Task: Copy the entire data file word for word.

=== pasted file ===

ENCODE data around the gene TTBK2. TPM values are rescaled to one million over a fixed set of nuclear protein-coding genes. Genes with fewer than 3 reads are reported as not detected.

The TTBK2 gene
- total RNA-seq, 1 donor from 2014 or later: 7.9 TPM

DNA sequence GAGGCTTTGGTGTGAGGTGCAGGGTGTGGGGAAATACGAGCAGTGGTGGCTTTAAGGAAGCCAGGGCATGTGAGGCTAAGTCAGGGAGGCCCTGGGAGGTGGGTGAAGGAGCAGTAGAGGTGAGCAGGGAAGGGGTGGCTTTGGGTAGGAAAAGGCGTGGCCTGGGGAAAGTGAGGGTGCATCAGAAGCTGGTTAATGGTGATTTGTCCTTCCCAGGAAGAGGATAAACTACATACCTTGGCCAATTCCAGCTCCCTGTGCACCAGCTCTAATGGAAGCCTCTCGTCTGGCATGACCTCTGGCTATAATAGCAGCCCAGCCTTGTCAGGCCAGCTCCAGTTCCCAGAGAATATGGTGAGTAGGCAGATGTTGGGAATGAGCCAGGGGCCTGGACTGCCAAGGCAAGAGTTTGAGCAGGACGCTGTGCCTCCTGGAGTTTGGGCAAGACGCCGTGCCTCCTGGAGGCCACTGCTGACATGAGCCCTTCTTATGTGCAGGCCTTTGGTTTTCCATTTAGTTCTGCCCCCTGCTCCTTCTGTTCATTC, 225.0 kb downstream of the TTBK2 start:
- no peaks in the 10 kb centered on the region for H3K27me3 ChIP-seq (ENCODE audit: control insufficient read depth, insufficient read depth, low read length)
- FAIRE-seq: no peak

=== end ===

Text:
ENCODE data around the gene TTBK2. TPM values are rescaled to one million over a fixed set of nuclear protein-coding genes. Genes with fewer than 3 reads are reported as not detected.

The TTBK2 gene
- total RNA-seq, 1 donor from 2014 or later: 7.9 TPM

DNA sequence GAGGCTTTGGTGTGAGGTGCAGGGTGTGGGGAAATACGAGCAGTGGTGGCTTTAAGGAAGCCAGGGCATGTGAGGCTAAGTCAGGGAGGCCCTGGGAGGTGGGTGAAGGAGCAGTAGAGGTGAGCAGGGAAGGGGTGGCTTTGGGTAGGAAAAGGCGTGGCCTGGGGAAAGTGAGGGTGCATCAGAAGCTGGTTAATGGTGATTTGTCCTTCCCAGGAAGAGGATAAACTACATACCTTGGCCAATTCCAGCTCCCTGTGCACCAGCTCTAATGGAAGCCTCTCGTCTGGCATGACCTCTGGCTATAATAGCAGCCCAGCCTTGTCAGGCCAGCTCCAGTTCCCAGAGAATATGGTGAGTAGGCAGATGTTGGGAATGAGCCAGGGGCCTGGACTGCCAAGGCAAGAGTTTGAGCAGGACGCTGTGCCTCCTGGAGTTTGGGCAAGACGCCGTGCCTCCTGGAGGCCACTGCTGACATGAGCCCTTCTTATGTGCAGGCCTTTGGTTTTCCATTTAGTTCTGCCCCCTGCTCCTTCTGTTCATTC, 225.0 kb downstream of the TTBK2 start:
- no peaks in the 10 kb centered on the region for H3K27me3 ChIP-seq (ENCODE audit: control insufficient read depth, insufficient read depth, low read length)
- FAIRE-seq: no peak